Unfortunately, the event was a colossal disappointment. I think the best way to explain the disappointment is to compare what was expected versus what actually occurred.
Expected: Pre-race packet pick at a location to be announced on the website a week prior to race day.
Actual: Multiple calls and an email went unanswered. The Husband finally got a response to his email telling us that we could pick up our race packets on race day. No information was provided on the website.
Expected: At packet pick up, participants were to verify their identity with a government issued photo i.d. and turn in a signed waiver to receive a free hat, race bib, beer coupon, and a timing chip.
Actual: There was one woman at a table checking people in, not bothering to check i.d.'s. Even though we registered over a month ago, she couldn't find our names on her list. She just handed us a race bib and wrote our names and bib numbers down on a sheet of paper. There were no hats, beer coupons or timing chips provided. It turns out that the event wasn't going to be chip timed after all!
Expected: 15 crazy, challenging obstacles that were designed by a military expert.
Actual: 10 obstacles that were poorly constructed, and nothing like what the website described.
Almost immediately after the start, we encountered Obstacle #1:The Great Walls of Snow (3ft & 6ft snow walls according to the event website). First of all, I don't see snow walls, I see some plywood being held up by 2x4's! Second, these walls were much higher than 3 & 6 feet respectively. My best guess would be about 7 & 9 feet since both of them towered over The Husband (he's 6' 1"). The two 'snow walls' were pretty much impossible to conquer without a serious boost from teammates.
Now, lest you think that the only reason I needed help on this obstacle is because I'm somewhat vertically challenged, below is a picture of my 6 foot tall Dad making a solo attempt before accepting help from the team.
At the top of the climb we were met by Obstacle #3: The Suicide Slide (not on the sample course map, but heavily featured in a promo video on the event website). The so-called 'Suicide Slide' was actually a short slide down a hill on a plastic saucer - and the most fun obstacle we encountered.
What wasn't so fun? Having to run back up the hill to return the saucer (no volunteers or race staff anywhere) and then run back down the hill.
After this we ran/hiked/walked for quite a while before coming to Obstacle #4: The Matterhorn Travers (sic) (teetering slippery planks per the website). The reality was a far cry from the expectation. The only real challenge was trying to walk across 2x4's in snow-encrusted shoes.
After the 'Kodiak Krawl' it was a long (I'm thinking well over a mile) run/walk/hike to the next obstacle. At this point, I pretty much mentally checked out. I was bored. I was tired. The water station that they promised on the course had yet to materialize, and it turned out it never would. At long last, we came to Obstacle #6: Koryak Cargo (advertised as climbing up 12 foot high cargo nets). I think the pictures say it all.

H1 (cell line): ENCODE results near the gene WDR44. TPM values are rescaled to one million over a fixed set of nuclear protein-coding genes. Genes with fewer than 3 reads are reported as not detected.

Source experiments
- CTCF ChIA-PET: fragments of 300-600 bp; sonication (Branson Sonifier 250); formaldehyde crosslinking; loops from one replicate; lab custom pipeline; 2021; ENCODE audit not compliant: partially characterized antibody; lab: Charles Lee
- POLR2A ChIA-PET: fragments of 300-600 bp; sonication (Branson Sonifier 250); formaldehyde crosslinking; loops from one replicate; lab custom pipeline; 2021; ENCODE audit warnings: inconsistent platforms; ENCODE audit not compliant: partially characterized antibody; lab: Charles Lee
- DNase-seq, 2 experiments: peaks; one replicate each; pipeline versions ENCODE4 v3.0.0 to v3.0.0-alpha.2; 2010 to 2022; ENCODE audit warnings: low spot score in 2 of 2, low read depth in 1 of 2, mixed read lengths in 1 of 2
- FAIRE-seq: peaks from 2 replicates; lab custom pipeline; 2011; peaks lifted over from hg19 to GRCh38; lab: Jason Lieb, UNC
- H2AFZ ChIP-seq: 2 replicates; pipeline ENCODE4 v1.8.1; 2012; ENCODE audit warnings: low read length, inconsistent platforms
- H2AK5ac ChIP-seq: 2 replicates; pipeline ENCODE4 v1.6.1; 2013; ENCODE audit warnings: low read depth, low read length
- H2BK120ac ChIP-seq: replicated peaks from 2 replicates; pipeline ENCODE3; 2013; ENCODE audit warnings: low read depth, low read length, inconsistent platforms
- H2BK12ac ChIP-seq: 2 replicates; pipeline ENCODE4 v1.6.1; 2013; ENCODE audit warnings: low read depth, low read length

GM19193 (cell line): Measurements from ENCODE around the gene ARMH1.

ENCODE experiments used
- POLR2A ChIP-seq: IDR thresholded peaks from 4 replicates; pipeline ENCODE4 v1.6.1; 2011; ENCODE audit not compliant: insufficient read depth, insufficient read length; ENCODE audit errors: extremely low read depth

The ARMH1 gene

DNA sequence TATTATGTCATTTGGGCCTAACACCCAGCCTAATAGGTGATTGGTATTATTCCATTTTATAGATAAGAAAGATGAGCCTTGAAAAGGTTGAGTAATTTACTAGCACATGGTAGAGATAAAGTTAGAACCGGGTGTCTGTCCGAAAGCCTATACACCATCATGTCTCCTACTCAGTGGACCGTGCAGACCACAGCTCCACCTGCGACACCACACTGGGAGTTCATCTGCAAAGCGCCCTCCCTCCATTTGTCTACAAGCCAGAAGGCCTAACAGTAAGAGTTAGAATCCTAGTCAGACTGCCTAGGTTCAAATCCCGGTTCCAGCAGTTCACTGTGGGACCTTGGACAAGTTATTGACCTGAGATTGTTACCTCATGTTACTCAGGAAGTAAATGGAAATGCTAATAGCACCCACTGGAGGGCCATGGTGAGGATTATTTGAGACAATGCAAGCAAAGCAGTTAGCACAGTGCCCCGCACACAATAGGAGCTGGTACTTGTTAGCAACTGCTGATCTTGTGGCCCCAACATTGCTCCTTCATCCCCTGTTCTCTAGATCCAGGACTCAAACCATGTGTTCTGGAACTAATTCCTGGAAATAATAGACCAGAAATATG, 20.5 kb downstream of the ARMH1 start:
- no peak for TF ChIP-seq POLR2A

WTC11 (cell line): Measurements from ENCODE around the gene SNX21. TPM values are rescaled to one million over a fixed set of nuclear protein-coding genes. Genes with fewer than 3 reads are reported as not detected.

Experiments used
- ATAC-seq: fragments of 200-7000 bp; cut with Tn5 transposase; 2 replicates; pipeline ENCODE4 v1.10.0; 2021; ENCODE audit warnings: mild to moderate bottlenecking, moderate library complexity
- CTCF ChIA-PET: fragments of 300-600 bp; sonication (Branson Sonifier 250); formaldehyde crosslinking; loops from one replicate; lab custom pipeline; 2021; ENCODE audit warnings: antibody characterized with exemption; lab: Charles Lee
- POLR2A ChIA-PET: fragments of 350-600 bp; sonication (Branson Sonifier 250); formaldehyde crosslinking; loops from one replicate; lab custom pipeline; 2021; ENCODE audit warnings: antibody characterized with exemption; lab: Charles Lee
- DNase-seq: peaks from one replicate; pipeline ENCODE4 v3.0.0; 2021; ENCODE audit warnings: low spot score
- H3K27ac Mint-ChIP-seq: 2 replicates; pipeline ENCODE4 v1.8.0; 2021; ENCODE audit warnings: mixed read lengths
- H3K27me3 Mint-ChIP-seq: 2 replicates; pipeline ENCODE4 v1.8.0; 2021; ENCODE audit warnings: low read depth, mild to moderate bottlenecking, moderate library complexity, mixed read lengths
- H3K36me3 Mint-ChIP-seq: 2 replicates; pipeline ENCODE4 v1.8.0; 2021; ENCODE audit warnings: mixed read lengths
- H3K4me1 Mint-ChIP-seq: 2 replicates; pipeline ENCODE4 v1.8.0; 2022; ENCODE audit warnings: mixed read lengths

After the knee-crushing landing, we headed out on a long, desolate, very serpentine route before finally discovering Obstacle #7: The Badger Crossover (crawling over and under icy cargo nets). Again, I think someone didn't understand the definition of cargo net, because this is what we found.
|I am only smiling because I know the 'race' is almost over.|
After procuring beer tickets, we trooped inside the 'Warming Tent' for what was supposed to be a finish line party. Again, we were met with a stark difference between expectations/advertising and reality.
Expected: A rockin' finish line party with "Music, Drinks, Food and Merriment" (quoted from an email sent out by the event organizers 2 days prior to the race).
Actual: A mostly empty tent with an empty platform where a band/dj could have set up. A choice between Guinness, Miller Lite, soda or water in exchange for a beer ticket or cold, hard cash. A handful of very vocally displeased finishers chugging their free beer so they could get out of there.
And that's just what we did. We bid farewell to dad's friends, who had other obligations this afternoon, and then the four of us (Dad, The Husband, Brother and myself) trooped off to our favorite chicken wing joint to fill our empty bellies.
Overall, I would not recommend doing a Tundra Challenge event (there are 5 more scheduled around the country this winter) for so many reasons. I paid $55 (about what I paid to do the Full Moon Half Marathon for comparison's sake) to do this event and I seriously wonder where my (and everyone else's) money went, because it certainly didn't go into the quality or construction of the obstacles, the non-existent chip timing, or the finish line party.
The only positive things I can say about this event are:
- I met some really nice people on the course. All the other racers were really good about helping each other over walls, etc., even if they were total strangers.
- I got to spend a lot of time with 3 people who mean a lot to me (Husband, Dad, Brother)
Bottom Line: I feel like this event was not only a huge rip off, but a total waste of time.